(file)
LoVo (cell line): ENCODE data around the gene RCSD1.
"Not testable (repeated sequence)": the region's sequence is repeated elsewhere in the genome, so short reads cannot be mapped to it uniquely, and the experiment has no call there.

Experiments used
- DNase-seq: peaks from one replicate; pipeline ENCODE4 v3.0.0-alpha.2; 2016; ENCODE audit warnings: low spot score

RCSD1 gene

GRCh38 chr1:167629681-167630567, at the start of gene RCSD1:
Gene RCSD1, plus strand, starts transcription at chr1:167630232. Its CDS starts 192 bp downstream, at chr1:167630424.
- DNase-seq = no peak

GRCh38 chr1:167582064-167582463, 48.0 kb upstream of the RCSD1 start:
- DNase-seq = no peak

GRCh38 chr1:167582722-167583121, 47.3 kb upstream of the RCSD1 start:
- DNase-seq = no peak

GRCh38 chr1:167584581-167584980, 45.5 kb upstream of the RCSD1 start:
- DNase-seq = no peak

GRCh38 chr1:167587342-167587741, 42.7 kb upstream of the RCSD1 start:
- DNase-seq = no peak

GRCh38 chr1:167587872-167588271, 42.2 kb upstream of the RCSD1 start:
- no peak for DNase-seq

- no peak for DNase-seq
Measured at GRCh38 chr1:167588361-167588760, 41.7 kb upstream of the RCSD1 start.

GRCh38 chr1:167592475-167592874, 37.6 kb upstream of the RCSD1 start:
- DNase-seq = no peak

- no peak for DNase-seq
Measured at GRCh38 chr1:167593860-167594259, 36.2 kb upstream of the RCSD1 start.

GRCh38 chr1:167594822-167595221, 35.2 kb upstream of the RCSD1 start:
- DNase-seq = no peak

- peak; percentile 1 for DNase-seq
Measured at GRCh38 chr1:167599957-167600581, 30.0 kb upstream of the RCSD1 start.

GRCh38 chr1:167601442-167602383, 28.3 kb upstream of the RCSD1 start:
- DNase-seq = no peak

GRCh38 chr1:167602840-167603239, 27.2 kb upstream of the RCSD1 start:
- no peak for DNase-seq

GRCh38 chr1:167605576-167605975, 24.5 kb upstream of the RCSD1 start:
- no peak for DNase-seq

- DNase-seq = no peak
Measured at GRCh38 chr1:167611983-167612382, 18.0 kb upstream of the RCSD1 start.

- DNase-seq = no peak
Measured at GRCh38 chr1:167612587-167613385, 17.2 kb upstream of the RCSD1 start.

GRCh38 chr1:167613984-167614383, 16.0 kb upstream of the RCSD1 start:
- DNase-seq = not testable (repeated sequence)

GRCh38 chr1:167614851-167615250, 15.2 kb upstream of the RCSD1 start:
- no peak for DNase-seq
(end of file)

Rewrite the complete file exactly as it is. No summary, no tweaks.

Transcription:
LoVo (cell line): ENCODE data around the gene RCSD1.
"Not testable (repeated sequence)": the region's sequence is repeated elsewhere in the genome, so short reads cannot be mapped to it uniquely, and the experiment has no call there.

Experiments used
- DNase-seq: peaks from one replicate; pipeline ENCODE4 v3.0.0-alpha.2; 2016; ENCODE audit warnings: low spot score

RCSD1 gene

GRCh38 chr1:167629681-167630567, at the start of gene RCSD1:
Gene RCSD1, plus strand, starts transcription at chr1:167630232. Its CDS starts 192 bp downstream, at chr1:167630424.
- DNase-seq = no peak

GRCh38 chr1:167582064-167582463, 48.0 kb upstream of the RCSD1 start:
- DNase-seq = no peak

GRCh38 chr1:167582722-167583121, 47.3 kb upstream of the RCSD1 start:
- DNase-seq = no peak

GRCh38 chr1:167584581-167584980, 45.5 kb upstream of the RCSD1 start:
- DNase-seq = no peak

GRCh38 chr1:167587342-167587741, 42.7 kb upstream of the RCSD1 start:
- DNase-seq = no peak

GRCh38 chr1:167587872-167588271, 42.2 kb upstream of the RCSD1 start:
- no peak for DNase-seq

- no peak for DNase-seq
Measured at GRCh38 chr1:167588361-167588760, 41.7 kb upstream of the RCSD1 start.

GRCh38 chr1:167592475-167592874, 37.6 kb upstream of the RCSD1 start:
- DNase-seq = no peak

- no peak for DNase-seq
Measured at GRCh38 chr1:167593860-167594259, 36.2 kb upstream of the RCSD1 start.

GRCh38 chr1:167594822-167595221, 35.2 kb upstream of the RCSD1 start:
- DNase-seq = no peak

- peak; percentile 1 for DNase-seq
Measured at GRCh38 chr1:167599957-167600581, 30.0 kb upstream of the RCSD1 start.

GRCh38 chr1:167601442-167602383, 28.3 kb upstream of the RCSD1 start:
- DNase-seq = no peak

GRCh38 chr1:167602840-167603239, 27.2 kb upstream of the RCSD1 start:
- no peak for DNase-seq

GRCh38 chr1:167605576-167605975, 24.5 kb upstream of the RCSD1 start:
- no peak for DNase-seq

- DNase-seq = no peak
Measured at GRCh38 chr1:167611983-167612382, 18.0 kb upstream of the RCSD1 start.

- DNase-seq = no peak
Measured at GRCh38 chr1:167612587-167613385, 17.2 kb upstream of the RCSD1 start.

GRCh38 chr1:167613984-167614383, 16.0 kb upstream of the RCSD1 start:
- DNase-seq = not testable (repeated sequence)

GRCh38 chr1:167614851-167615250, 15.2 kb upstream of the RCSD1 start:
- no peak for DNase-seq